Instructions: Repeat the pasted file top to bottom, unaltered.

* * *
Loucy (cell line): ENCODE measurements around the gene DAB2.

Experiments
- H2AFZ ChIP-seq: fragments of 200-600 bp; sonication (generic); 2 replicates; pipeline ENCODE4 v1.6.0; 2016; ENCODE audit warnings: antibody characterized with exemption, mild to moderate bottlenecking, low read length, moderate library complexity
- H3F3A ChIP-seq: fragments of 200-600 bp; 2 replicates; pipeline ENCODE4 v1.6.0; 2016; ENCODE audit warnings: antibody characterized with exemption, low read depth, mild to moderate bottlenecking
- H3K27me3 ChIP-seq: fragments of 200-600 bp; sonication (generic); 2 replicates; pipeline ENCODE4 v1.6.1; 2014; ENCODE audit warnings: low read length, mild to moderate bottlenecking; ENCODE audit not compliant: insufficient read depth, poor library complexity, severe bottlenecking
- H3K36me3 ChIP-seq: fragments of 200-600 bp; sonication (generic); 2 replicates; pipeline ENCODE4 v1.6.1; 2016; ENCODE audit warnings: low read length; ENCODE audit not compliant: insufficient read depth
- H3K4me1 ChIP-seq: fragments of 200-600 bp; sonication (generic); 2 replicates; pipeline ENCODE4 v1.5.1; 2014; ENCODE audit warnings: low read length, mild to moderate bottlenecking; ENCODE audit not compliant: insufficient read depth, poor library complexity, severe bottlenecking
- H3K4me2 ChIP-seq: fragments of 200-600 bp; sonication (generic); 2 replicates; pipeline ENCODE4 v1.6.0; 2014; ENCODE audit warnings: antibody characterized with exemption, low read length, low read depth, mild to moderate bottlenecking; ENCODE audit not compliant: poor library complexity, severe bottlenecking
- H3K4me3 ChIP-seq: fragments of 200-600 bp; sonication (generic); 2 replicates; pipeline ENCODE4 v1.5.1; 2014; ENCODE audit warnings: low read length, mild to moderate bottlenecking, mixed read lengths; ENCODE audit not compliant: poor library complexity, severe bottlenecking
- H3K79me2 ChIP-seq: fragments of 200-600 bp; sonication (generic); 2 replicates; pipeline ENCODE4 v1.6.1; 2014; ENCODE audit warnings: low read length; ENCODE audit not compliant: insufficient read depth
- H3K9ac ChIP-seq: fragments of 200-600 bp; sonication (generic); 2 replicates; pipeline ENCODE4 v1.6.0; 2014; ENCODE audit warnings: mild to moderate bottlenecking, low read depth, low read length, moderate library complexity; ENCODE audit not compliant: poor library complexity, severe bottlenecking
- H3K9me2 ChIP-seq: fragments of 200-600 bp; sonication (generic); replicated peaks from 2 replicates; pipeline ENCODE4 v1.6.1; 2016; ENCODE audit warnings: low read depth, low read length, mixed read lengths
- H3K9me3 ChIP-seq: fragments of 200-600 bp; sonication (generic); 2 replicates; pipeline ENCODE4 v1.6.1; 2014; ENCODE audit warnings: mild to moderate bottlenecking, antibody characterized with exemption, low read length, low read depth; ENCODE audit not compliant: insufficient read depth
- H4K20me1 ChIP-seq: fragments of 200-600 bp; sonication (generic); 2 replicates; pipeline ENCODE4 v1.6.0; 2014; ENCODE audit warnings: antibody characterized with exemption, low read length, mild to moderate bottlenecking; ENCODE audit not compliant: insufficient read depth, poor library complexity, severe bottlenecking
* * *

Loucy (cell line): ENCODE measurements around the gene DAB2.

Experiments
- H2AFZ ChIP-seq: fragments of 200-600 bp; sonication (generic); 2 replicates; pipeline ENCODE4 v1.6.0; 2016; ENCODE audit warnings: antibody characterized with exemption, mild to moderate bottlenecking, low read length, moderate library complexity
- H3F3A ChIP-seq: fragments of 200-600 bp; 2 replicates; pipeline ENCODE4 v1.6.0; 2016; ENCODE audit warnings: antibody characterized with exemption, low read depth, mild to moderate bottlenecking
- H3K27me3 ChIP-seq: fragments of 200-600 bp; sonication (generic); 2 replicates; pipeline ENCODE4 v1.6.1; 2014; ENCODE audit warnings: low read length, mild to moderate bottlenecking; ENCODE audit not compliant: insufficient read depth, poor library complexity, severe bottlenecking
- H3K36me3 ChIP-seq: fragments of 200-600 bp; sonication (generic); 2 replicates; pipeline ENCODE4 v1.6.1; 2016; ENCODE audit warnings: low read length; ENCODE audit not compliant: insufficient read depth
- H3K4me1 ChIP-seq: fragments of 200-600 bp; sonication (generic); 2 replicates; pipeline ENCODE4 v1.5.1; 2014; ENCODE audit warnings: low read length, mild to moderate bottlenecking; ENCODE audit not compliant: insufficient read depth, poor library complexity, severe bottlenecking
- H3K4me2 ChIP-seq: fragments of 200-600 bp; sonication (generic); 2 replicates; pipeline ENCODE4 v1.6.0; 2014; ENCODE audit warnings: antibody characterized with exemption, low read length, low read depth, mild to moderate bottlenecking; ENCODE audit not compliant: poor library complexity, severe bottlenecking
- H3K4me3 ChIP-seq: fragments of 200-600 bp; sonication (generic); 2 replicates; pipeline ENCODE4 v1.5.1; 2014; ENCODE audit warnings: low read length, mild to moderate bottlenecking, mixed read lengths; ENCODE audit not compliant: poor library complexity, severe bottlenecking
- H3K79me2 ChIP-seq: fragments of 200-600 bp; sonication (generic); 2 replicates; pipeline ENCODE4 v1.6.1; 2014; ENCODE audit warnings: low read length; ENCODE audit not compliant: insufficient read depth
- H3K9ac ChIP-seq: fragments of 200-600 bp; sonication (generic); 2 replicates; pipeline ENCODE4 v1.6.0; 2014; ENCODE audit warnings: mild to moderate bottlenecking, low read depth, low read length, moderate library complexity; ENCODE audit not compliant: poor library complexity, severe bottlenecking
- H3K9me2 ChIP-seq: fragments of 200-600 bp; sonication (generic); replicated peaks from 2 replicates; pipeline ENCODE4 v1.6.1; 2016; ENCODE audit warnings: low read depth, low read length, mixed read lengths
- H3K9me3 ChIP-seq: fragments of 200-600 bp; sonication (generic); 2 replicates; pipeline ENCODE4 v1.6.1; 2014; ENCODE audit warnings: mild to moderate bottlenecking, antibody characterized with exemption, low read length, low read depth; ENCODE audit not compliant: insufficient read depth
- H4K20me1 ChIP-seq: fragments of 200-600 bp; sonication (generic); 2 replicates; pipeline ENCODE4 v1.6.0; 2014; ENCODE audit warnings: antibody characterized with exemption, low read length, mild to moderate bottlenecking; ENCODE audit not compliant: insufficient read depth, poor library complexity, severe bottlenecking